book 2

Our Dark Horse Book 2 “Art of the Animated Series” hardcover is out today! I’m thoroughly pleased with how this book came out and super proud of all the talented artists whose work is inside. It is 40 pages longer than the previous volume, and we finally got the printing dialed in right, so none of the paintings are too dark this time around. I had fun working with Ryu on the beautiful cover art (which was originally our SDCC poster), and with my buddy Stephen who did the book design. You can check out an 8-page preview over on Dark Horse’s website here. I hope you enjoy it! Come and get one signed by us at New York Comic Con if you can!

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MD: Korra’s story in Book Two was about humans moving beyond their ordinary abilities, and becoming something extraordinary. When she loses her connection to the past Avatars and her Avatar spirit, Korra looks deep within and forms a new connection with the cosmic version of herself. In Hindu philosophy, there is a concept called atman, which is defined as the “innermost essence of each individual” or “the supreme universal self.” This is my interpretation of what Korra sees and becomes when she meditates. The giant blue cosmic Korra is a visual representation of her inner essence.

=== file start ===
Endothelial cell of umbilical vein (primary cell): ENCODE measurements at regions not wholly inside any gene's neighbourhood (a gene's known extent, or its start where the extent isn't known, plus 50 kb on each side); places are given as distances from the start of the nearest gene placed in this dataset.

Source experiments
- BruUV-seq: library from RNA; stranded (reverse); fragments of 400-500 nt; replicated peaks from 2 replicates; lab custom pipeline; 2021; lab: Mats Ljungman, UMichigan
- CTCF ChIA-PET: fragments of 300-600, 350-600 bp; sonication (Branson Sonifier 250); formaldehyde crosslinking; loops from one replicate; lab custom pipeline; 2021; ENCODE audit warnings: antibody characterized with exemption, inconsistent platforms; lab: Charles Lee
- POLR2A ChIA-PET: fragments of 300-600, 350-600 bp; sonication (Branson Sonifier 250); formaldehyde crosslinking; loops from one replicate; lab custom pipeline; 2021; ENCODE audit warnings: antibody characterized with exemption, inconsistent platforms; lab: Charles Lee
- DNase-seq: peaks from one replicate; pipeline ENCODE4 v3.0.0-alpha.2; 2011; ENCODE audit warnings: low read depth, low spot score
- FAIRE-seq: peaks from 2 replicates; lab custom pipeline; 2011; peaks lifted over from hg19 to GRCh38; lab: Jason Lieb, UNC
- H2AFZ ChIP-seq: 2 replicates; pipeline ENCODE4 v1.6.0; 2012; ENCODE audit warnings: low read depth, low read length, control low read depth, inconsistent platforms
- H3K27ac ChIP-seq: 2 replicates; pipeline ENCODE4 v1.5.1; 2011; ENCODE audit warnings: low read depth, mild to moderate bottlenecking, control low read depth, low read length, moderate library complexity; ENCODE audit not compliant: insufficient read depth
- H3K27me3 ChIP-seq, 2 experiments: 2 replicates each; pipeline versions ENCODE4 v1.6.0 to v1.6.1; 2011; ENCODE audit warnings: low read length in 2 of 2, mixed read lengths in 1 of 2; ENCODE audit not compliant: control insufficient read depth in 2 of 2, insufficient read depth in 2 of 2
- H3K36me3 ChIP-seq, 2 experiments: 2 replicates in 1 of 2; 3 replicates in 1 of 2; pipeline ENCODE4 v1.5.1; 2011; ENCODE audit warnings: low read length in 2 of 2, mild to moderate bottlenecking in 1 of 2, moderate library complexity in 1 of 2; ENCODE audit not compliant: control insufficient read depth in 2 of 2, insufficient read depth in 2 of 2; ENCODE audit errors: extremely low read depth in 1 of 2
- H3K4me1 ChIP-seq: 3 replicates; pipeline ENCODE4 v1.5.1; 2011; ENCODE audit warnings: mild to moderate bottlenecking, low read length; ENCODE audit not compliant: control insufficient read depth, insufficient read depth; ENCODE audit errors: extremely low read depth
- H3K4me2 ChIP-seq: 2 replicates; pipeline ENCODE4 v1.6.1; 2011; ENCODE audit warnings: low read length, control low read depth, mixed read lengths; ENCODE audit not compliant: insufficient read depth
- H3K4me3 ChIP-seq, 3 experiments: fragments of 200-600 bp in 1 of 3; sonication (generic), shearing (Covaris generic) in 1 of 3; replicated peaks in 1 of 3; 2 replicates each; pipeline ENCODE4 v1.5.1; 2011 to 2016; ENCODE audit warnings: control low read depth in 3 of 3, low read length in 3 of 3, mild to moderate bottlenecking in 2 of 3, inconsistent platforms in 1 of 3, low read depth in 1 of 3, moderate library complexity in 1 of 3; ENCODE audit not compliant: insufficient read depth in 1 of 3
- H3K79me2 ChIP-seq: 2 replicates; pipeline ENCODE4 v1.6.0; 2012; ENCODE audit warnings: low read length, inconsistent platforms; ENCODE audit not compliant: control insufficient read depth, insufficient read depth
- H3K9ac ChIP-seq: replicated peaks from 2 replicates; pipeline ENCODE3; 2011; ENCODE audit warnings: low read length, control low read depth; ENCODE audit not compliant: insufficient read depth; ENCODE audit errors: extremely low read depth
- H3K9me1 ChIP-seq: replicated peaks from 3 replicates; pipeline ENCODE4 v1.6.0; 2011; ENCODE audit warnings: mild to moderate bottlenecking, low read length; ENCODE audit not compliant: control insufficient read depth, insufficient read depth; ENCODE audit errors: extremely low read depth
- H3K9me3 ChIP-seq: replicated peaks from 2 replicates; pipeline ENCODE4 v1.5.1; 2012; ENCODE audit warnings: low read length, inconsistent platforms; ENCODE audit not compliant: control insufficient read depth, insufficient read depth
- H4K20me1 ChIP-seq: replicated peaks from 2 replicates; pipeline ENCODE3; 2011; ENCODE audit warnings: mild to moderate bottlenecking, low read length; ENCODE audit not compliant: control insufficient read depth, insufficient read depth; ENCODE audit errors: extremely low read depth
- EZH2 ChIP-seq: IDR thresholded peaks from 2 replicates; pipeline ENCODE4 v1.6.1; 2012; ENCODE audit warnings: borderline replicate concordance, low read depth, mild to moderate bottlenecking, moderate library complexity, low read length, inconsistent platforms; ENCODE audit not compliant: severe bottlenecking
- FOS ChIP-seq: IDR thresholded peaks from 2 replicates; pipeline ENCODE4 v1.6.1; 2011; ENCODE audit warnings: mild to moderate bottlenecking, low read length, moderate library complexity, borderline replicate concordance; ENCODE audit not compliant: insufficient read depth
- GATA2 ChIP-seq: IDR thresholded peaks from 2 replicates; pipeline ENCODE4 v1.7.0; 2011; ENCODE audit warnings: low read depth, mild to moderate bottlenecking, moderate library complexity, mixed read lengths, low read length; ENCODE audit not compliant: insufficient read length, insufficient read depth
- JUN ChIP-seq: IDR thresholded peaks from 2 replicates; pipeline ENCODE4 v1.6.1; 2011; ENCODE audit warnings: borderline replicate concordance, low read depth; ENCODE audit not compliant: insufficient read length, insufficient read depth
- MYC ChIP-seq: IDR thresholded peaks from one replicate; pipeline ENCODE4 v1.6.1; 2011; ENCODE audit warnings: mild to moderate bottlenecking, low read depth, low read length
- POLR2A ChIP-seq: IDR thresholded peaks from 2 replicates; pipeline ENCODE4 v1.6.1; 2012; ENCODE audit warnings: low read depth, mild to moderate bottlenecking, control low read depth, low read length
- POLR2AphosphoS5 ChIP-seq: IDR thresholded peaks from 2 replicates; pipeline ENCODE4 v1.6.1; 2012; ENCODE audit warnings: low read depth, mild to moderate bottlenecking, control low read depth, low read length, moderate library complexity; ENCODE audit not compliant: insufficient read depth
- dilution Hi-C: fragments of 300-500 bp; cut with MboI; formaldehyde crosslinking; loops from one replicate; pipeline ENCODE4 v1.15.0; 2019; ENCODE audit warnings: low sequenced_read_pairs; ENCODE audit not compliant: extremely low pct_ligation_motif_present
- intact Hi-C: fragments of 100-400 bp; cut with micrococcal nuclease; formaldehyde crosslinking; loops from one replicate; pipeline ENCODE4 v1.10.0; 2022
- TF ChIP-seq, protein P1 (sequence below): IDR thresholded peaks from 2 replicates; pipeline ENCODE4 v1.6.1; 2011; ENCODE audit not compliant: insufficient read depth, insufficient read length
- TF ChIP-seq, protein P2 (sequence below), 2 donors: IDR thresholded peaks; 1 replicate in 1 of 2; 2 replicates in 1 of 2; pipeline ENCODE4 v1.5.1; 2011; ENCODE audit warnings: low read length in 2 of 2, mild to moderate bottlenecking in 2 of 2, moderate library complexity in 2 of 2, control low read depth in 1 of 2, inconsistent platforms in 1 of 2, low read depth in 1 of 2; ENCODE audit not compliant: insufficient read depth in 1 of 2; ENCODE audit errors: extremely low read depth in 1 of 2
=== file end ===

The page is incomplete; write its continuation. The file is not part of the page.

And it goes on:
BK: When Tim Hedrick was hired as a writer on the original
Avatar series, he was under the assumption for a while that when Aang went into the Avatar state he grew into a towering giant version of himself. The rest of us had a good laugh at his expense, but none of us would have thought back then that years later, that is pretty much what we would do with the next Avatar! I think Tim felt vindicated at long last. And I think he was right, as giant spirit Korra became a favorite Book Two design for me. I simplified her design and changed her proportions to give her a more ethereal spiritual appearance. 
Concept and designs by Bryan Konietzko and Angela Song Mueller. Color by Sylvia Filcak-Blackwolf. 

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Rewatching the Book 2 finale, one thing I noticed is that Vaatu exclusively addresses Korra as Raava, not by her name, or even as the Avatar. He dismisses Korra the person as insignificant, assuming her status as Raava’s vessel to be the most important thing about her identity.

And yet, in the end, it is Korra who defeats Vaatu and Unalaq, stripped of Raava yet connected to her own spiritual energy. Korra the Avatar is not the one who saved the world from ten thousand years of darkness, Korra the human is.